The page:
Most of the time, our understanding of God’s holiness makes Him seem unapproachable, even unpleasant. He’s up there, we’re down here, and all we can do is hope He grades on a curve. The prophet Isaiah’s vision of God fits that profile: he saw the Lord “high and lifted up,” His robe spread throughout the temple, with six-winged seraphim crying out, “Holy, holy, holy” (Isaiah 6:1, 3). Isaiah’s reaction was fitting: he cried out, “Woe is me, for I am undone!” (v. 5).

The apostle John’s vision of the same awe-inspiring scene in Revelation 4 offers a few more details but echoes the same proclamation from the angels: “Holy, holy, holy, Lord God Almighty” (v. 8). Though we might say that holiness is God’s most unpopular attribute, it is His most noteworthy one to the heavenly hosts, worth the emphasis of triple repetition.

Heaven’s cry is not “love, love, love” or “grace, grace, grace.” It isn’t “wrath, wrath, wrath” or “justice, justice, justice.” Those are all key aspects of God’s character and nature, but His only attribute that merits such a superlative highlighting is His holiness. The Bible calls God holy over 630 times. His holiness separates Him from all of His creation. There is no one like Him, perfect in all His ways. And as Isaiah discovered, His perfection magnifies our imperfection.

But Isaiah also discovered that God is not aloof in His holiness. While Isaiah lamented his “unclean lips” (v. 5), an angel touched his corrupt human mouth with a live coal from the altar. It was a symbolic gesture of purification, and a necessary one, since God’s holiness cannot abide the presence of unholiness. It also pointed to the ultimate cleansing that God would provide through Jesus Christ.

That leads us to an important truth about God’s holiness: He doesn’t destroy the unholy but declares us holy through the blood of Christ. “For Christ also suffered once for sins, the just for the unjust, that He might bring us to God” (1 Peter 3:18). In other words, God’s holiness includes paying the price required to allow us into His presence. His holiness informs His love, grace, and mercy, and it satisfies His justice and wrath.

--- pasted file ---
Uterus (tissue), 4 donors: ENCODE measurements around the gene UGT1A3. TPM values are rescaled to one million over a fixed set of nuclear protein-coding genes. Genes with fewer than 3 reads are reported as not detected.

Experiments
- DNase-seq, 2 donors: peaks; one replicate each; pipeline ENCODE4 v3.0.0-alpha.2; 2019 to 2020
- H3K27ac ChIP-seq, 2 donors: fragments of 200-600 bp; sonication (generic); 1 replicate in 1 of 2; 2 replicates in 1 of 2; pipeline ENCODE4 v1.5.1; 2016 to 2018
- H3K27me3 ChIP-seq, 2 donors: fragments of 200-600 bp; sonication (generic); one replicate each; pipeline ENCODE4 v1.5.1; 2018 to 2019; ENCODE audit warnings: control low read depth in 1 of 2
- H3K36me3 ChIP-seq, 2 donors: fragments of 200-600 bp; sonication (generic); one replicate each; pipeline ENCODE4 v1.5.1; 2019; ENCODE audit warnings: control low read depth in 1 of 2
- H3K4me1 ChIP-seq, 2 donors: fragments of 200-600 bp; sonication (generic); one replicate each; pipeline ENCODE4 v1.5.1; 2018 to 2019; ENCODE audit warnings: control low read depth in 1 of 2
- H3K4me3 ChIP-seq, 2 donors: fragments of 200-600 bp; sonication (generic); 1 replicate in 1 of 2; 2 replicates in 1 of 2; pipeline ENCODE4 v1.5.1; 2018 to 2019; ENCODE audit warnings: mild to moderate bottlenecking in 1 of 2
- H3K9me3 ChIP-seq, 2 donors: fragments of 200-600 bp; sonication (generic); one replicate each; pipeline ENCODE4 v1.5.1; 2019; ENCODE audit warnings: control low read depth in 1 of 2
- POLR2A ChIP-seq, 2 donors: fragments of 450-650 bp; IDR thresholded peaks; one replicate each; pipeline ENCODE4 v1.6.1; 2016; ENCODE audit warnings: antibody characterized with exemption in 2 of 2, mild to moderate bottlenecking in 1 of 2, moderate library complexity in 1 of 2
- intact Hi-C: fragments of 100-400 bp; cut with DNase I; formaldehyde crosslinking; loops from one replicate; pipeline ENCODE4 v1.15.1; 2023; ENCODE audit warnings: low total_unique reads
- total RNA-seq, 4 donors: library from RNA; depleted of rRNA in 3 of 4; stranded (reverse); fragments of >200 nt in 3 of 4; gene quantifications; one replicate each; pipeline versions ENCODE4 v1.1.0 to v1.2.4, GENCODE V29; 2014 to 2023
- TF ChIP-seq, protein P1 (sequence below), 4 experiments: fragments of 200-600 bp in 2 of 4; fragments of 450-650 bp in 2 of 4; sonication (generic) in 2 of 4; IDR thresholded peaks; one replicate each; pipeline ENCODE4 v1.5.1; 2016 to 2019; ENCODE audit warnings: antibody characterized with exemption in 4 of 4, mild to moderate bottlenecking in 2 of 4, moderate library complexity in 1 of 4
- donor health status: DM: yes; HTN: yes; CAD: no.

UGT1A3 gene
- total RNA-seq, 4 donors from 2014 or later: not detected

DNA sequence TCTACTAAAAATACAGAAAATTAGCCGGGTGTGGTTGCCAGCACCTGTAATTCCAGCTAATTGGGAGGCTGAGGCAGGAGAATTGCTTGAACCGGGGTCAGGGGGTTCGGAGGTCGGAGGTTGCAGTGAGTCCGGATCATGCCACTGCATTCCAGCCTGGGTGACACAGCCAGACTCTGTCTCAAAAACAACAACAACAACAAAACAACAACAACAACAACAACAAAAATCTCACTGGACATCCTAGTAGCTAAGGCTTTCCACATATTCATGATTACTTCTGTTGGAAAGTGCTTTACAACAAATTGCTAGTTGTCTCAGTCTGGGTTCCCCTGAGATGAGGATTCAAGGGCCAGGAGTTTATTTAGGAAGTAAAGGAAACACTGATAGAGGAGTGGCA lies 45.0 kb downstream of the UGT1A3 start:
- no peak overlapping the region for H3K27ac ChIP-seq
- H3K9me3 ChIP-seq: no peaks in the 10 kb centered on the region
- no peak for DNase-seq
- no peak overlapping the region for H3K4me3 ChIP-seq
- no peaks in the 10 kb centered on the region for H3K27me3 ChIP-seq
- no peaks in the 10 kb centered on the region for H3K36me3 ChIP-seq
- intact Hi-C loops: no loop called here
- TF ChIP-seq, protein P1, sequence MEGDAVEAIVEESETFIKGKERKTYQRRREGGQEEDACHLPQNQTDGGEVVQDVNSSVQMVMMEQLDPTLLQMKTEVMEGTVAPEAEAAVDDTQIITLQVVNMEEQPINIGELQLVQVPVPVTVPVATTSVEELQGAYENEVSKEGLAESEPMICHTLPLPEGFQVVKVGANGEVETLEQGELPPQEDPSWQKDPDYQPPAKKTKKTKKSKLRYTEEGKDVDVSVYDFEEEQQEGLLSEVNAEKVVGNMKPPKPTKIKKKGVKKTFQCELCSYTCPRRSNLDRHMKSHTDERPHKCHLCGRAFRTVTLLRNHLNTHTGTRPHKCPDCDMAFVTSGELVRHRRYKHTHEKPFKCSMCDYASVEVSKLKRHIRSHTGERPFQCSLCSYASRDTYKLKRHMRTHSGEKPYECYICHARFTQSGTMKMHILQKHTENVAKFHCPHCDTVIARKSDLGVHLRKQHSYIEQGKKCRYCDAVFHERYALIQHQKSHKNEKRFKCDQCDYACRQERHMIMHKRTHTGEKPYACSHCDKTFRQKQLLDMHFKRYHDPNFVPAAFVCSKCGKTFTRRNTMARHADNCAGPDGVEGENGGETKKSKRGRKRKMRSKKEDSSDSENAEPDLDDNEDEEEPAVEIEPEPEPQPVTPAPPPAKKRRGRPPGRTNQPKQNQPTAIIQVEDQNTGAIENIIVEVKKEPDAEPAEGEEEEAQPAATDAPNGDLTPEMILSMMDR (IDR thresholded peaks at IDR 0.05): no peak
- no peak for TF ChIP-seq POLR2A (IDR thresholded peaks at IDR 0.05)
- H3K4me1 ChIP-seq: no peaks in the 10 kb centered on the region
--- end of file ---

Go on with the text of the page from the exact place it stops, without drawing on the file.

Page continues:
Like Isaiah, when we have the humility to recognize the gulf between us and God, we will respond with repentance and gratitude. We’ll embrace what God has done for us in Christ, and the smoke surrounding God’s holiness will clear: we’ll see that His holiness makes our salvation possible, empowers us with purpose, and guides us to wholeness.

A relationship with God is transformative; He loves us the way we are, but He loves us so much He won’t leave us that way. This is where our sanctification—growing in holiness—comes into play. When you grow in holiness, you’re after not perfection but pursuit. You want to pursue the God who pursued you, and you want to let others know that His holiness leads to our wholeness. And just like the angels in heaven who never tire of God’s holiness, you’ll come to a place where you’re captivated by His perfection, driven to glorify Him in all things.

http://www.connectwithskip.com/devomail/read/daily-devotional/2020/12/29/god’s-holiness-your-wholeness

This Is God

by Skip Heitzig | December 15, 2020

I remember the night I met the woman who would become my wife. I was at a friend’s apartment in Southern California, and I saw her from across the room. She confidently walked up to me, put out her hand, and said, “Hi, I’m Lenya.” On our first date, she told me about her background, her hopes, and her dreams. Thus started a long, lasting, and very satisfying relationship.

The best way to get acquainted with someone is to get firsthand knowledge from them about who they are. Essentially, that is what Moses did to God in Exodus 34. Moses asked to see God’s glory, and God answered his request not with an appearance, but with a list of attributes. In this foundational passage about who God is, we see two aspects of His personality: His designation, or who He says He is, and His description, what He says about Himself.

First is His designation: God began by naming Himself. “And the Lord passed before him and proclaimed, ‘The Lord, the Lord God'” (v. 6)—or Yahweh, Yahweh El in Hebrew. El is the generic term for God, but Yahweh is specific, and it means I am. This is the name God used when He introduced Himself to Moses at the burning bush in Exodus 3: “I AM WHO I AM” (v. 14). The repetition here was to emphasize to Moses that this was the same God who spoke to him back then.